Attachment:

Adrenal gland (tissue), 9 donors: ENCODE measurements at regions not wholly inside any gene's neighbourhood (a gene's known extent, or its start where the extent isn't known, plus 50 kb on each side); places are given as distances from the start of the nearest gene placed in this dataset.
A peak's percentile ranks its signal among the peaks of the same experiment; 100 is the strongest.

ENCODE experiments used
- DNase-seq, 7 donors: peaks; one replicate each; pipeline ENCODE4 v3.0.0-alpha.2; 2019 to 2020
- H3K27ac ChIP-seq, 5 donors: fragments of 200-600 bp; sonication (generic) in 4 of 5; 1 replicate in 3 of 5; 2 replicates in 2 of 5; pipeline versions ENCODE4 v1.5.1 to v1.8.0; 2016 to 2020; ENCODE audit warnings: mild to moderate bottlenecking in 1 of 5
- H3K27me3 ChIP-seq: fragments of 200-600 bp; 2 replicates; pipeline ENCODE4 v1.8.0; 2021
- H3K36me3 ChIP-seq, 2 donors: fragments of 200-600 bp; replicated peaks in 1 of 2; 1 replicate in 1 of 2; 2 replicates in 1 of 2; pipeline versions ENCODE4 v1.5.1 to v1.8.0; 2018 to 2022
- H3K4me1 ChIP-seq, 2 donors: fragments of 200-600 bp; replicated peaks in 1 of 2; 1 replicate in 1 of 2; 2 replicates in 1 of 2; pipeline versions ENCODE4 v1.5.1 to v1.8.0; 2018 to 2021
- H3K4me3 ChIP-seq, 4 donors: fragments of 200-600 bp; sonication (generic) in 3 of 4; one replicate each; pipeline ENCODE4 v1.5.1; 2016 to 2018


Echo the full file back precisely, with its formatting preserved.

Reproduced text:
Adrenal gland (tissue), 9 donors: ENCODE measurements at regions not wholly inside any gene's neighbourhood (a gene's known extent, or its start where the extent isn't known, plus 50 kb on each side); places are given as distances from the start of the nearest gene placed in this dataset.
A peak's percentile ranks its signal among the peaks of the same experiment; 100 is the strongest.

ENCODE experiments used
- DNase-seq, 7 donors: peaks; one replicate each; pipeline ENCODE4 v3.0.0-alpha.2; 2019 to 2020
- H3K27ac ChIP-seq, 5 donors: fragments of 200-600 bp; sonication (generic) in 4 of 5; 1 replicate in 3 of 5; 2 replicates in 2 of 5; pipeline versions ENCODE4 v1.5.1 to v1.8.0; 2016 to 2020; ENCODE audit warnings: mild to moderate bottlenecking in 1 of 5
- H3K27me3 ChIP-seq: fragments of 200-600 bp; 2 replicates; pipeline ENCODE4 v1.8.0; 2021
- H3K36me3 ChIP-seq, 2 donors: fragments of 200-600 bp; replicated peaks in 1 of 2; 1 replicate in 1 of 2; 2 replicates in 1 of 2; pipeline versions ENCODE4 v1.5.1 to v1.8.0; 2018 to 2022
- H3K4me1 ChIP-seq, 2 donors: fragments of 200-600 bp; replicated peaks in 1 of 2; 1 replicate in 1 of 2; 2 replicates in 1 of 2; pipeline versions ENCODE4 v1.5.1 to v1.8.0; 2018 to 2021
- H3K4me3 ChIP-seq, 4 donors: fragments of 200-600 bp; sonication (generic) in 3 of 4; one replicate each; pipeline ENCODE4 v1.5.1; 2016 to 2018